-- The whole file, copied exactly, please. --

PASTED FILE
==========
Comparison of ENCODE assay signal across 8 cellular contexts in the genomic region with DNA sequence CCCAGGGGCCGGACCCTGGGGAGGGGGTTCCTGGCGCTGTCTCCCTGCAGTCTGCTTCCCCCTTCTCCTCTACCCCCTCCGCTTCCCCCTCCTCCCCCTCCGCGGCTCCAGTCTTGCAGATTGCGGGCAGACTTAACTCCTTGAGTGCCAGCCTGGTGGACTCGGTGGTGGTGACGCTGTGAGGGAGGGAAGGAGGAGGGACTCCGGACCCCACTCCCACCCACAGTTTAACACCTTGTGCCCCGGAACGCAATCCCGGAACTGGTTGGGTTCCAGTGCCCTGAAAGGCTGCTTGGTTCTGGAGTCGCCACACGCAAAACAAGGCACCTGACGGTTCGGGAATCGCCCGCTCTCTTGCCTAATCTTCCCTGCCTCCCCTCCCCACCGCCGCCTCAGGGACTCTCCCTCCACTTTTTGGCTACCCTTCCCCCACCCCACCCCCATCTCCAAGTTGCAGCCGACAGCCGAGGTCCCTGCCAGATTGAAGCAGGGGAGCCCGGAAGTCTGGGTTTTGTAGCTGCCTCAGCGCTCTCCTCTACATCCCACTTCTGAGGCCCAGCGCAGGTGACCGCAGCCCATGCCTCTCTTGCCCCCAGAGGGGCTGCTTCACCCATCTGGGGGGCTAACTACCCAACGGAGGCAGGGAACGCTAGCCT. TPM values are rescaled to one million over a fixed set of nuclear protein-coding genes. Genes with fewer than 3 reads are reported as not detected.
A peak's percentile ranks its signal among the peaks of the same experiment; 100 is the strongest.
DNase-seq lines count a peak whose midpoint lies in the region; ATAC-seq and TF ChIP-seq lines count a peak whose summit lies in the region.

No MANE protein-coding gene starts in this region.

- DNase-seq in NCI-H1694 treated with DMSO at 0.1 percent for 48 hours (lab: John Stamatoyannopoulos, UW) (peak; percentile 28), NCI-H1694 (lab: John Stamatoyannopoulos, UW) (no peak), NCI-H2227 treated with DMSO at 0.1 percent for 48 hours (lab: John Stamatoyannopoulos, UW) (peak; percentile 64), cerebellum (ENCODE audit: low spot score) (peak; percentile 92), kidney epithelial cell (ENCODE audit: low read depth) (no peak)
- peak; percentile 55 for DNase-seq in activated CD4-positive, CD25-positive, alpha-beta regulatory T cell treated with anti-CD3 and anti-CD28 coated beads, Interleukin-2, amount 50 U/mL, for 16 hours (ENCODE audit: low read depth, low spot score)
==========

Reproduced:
Comparison of ENCODE assay signal across 8 cellular contexts in the genomic region with DNA sequence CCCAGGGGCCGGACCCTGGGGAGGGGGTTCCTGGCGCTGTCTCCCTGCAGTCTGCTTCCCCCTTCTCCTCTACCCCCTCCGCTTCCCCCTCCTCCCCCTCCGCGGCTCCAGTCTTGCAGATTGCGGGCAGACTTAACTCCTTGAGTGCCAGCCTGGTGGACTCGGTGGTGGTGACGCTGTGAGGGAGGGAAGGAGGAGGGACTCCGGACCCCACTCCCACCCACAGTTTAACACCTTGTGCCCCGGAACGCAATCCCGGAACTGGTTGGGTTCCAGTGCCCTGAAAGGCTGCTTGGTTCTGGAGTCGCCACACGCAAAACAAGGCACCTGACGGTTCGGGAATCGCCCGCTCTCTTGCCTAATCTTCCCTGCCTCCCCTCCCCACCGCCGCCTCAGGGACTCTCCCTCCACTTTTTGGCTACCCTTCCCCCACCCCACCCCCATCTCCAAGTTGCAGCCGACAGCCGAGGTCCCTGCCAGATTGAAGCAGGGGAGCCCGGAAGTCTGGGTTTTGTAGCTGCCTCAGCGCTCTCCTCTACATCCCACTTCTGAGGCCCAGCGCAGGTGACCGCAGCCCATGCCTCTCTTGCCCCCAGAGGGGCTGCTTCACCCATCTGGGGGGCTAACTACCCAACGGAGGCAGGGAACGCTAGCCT. TPM values are rescaled to one million over a fixed set of nuclear protein-coding genes. Genes with fewer than 3 reads are reported as not detected.
A peak's percentile ranks its signal among the peaks of the same experiment; 100 is the strongest.
DNase-seq lines count a peak whose midpoint lies in the region; ATAC-seq and TF ChIP-seq lines count a peak whose summit lies in the region.

No MANE protein-coding gene starts in this region.

- DNase-seq in NCI-H1694 treated with DMSO at 0.1 percent for 48 hours (lab: John Stamatoyannopoulos, UW) (peak; percentile 28), NCI-H1694 (lab: John Stamatoyannopoulos, UW) (no peak), NCI-H2227 treated with DMSO at 0.1 percent for 48 hours (lab: John Stamatoyannopoulos, UW) (peak; percentile 64), cerebellum (ENCODE audit: low spot score) (peak; percentile 92), kidney epithelial cell (ENCODE audit: low read depth) (no peak)
- peak; percentile 55 for DNase-seq in activated CD4-positive, CD25-positive, alpha-beta regulatory T cell treated with anti-CD3 and anti-CD28 coated beads, Interleukin-2, amount 50 U/mL, for 16 hours (ENCODE audit: low read depth, low spot score)